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Foxtail seeds are very tiny so veterinarians usually go by symptoms.
If in nasal cavity, dog sneezes repeatedly and violently often hitting nose on floor. If a bloody discharge is noticed assume it's a foxtail seed.
If in eye, dog paws at eye and eye waters. If an eye is glued shut it is most likely a foxtail seed.
If seed is in ear dog shakes its head violently from side to side. Sometimes dog paws a eyes or ear, shaking head and squints.
In mouth foxtail seeds can cause gagging or difficulty swallowing. If seed gets caught between teeth, in gums, back of throat, or tongue problems can result.
If seed lodges in paw or under coat a lump will form that is painful to touch. Other symptoms include rubbing head on ground and going round in circles, licking or biting at rectum or other body parts, or yelping or shining for no obvious reason.
Foxtail seeds can cause fatalities when they reach internal organs.
In any case, do not attempt to treat animal yourself. Get professional help.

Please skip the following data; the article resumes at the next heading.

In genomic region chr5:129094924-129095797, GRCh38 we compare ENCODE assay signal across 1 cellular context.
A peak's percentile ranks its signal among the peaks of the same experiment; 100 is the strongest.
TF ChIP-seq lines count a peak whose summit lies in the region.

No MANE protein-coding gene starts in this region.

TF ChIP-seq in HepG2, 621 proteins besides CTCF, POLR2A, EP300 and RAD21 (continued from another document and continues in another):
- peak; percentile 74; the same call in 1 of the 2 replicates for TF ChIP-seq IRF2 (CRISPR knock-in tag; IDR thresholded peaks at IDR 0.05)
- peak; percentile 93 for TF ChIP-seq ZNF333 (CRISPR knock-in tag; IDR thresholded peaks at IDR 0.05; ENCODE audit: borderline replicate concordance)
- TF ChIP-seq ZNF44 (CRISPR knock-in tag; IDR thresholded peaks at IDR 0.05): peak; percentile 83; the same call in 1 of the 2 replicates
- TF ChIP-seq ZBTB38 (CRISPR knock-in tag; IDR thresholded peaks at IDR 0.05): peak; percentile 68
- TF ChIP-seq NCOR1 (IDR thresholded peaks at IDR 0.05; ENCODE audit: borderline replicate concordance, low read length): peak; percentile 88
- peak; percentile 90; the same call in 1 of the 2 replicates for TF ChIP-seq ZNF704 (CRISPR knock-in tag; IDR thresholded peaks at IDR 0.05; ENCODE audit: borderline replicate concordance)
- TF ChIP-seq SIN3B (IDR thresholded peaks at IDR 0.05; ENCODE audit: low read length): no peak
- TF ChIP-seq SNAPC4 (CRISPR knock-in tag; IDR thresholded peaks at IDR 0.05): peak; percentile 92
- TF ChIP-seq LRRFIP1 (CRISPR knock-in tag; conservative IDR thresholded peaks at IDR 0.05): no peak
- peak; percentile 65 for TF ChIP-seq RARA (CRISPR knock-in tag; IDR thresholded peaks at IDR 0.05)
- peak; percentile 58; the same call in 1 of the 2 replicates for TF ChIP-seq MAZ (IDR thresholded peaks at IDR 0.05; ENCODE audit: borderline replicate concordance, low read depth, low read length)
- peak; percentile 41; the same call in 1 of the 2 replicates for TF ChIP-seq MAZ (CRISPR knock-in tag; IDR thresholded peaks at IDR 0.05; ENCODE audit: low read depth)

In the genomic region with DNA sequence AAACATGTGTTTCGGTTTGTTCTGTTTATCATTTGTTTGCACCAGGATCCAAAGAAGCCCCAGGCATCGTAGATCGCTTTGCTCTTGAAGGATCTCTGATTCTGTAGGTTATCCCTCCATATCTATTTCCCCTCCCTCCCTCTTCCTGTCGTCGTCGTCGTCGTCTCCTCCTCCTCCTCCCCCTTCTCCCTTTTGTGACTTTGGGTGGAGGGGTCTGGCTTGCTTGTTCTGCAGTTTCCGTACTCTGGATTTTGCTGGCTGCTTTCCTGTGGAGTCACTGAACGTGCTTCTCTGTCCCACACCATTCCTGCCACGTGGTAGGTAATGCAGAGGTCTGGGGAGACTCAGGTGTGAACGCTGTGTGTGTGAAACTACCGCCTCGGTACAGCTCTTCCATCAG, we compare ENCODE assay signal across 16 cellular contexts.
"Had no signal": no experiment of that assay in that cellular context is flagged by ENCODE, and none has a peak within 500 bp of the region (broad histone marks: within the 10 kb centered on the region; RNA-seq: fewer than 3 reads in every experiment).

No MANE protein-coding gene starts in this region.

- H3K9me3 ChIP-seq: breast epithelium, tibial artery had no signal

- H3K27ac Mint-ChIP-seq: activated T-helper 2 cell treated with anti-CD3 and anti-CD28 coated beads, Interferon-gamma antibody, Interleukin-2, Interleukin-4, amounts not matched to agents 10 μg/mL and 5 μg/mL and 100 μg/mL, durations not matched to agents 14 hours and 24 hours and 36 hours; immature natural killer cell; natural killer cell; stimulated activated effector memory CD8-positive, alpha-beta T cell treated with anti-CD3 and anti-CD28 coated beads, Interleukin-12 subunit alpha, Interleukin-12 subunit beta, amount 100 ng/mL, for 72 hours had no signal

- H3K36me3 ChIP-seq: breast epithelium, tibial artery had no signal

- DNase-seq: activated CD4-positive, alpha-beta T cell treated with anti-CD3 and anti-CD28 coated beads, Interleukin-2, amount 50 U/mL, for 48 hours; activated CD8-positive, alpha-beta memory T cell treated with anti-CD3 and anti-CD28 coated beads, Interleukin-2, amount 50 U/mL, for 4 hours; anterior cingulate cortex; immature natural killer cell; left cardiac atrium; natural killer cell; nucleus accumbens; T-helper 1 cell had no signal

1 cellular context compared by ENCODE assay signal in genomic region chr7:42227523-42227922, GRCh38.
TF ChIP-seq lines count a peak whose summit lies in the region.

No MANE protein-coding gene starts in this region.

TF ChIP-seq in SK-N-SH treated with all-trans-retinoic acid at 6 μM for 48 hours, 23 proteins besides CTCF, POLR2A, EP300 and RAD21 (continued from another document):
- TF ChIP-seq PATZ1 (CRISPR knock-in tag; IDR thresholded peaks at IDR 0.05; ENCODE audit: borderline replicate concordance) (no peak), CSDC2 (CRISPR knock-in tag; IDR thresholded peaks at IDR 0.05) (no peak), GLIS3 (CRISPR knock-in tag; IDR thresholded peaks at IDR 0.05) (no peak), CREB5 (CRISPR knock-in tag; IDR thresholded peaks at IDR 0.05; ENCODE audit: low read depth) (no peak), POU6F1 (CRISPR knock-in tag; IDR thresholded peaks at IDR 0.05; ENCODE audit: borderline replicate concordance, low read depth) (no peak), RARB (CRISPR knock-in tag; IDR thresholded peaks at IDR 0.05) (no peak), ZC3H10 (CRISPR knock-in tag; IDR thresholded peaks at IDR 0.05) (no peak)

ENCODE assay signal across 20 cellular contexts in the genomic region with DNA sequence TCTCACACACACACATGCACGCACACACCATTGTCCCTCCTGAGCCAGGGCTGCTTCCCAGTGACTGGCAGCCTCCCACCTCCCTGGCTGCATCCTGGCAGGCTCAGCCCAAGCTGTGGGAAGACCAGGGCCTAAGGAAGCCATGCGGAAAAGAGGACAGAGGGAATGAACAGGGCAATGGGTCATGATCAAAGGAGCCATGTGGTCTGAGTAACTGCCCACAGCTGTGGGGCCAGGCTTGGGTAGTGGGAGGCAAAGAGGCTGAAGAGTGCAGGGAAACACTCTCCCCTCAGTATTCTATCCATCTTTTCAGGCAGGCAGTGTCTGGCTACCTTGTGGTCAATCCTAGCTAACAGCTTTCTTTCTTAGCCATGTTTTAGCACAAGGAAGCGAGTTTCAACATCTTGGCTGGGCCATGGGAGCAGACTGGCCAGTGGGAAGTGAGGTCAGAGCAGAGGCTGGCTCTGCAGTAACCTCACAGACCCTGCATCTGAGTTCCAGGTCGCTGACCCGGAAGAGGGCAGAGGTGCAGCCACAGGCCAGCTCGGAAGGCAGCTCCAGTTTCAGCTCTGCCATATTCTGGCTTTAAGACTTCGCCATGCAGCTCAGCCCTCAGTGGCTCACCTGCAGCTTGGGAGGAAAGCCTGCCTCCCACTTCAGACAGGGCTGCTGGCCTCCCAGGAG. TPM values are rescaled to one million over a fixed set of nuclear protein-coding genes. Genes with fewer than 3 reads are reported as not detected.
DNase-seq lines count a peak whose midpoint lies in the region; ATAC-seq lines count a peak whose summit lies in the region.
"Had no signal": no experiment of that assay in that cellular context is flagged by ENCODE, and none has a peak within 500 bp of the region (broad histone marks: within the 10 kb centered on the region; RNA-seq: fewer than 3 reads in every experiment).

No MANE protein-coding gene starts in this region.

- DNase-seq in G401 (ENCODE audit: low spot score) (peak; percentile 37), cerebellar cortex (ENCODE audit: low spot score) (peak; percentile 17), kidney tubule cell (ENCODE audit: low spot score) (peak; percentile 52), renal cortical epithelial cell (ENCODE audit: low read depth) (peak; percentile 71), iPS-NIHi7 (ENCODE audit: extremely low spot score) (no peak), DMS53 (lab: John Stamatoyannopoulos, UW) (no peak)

Get rid of all foxtail in your lawn or yard. If foxtail grows in your yard mow grass often, especially in late spring when plant grows most rapidly. This prevents plant from ever setting seed.
Avoid parks, or other recreational areas where you know foxtail grows.
Always brush and inspect your dogs coat after being in grassy areas. Dogs with long hair are even more likely to attract seeds than shorthaired breeds.
Examine your dogs eyes and ears.
For more information on how to control foxtail:
Marilyn Pokorney Freelance writer of science, nature, animals and the environment. Also loves crafts, gardening, and reading. Website: http://www.apluswriting.net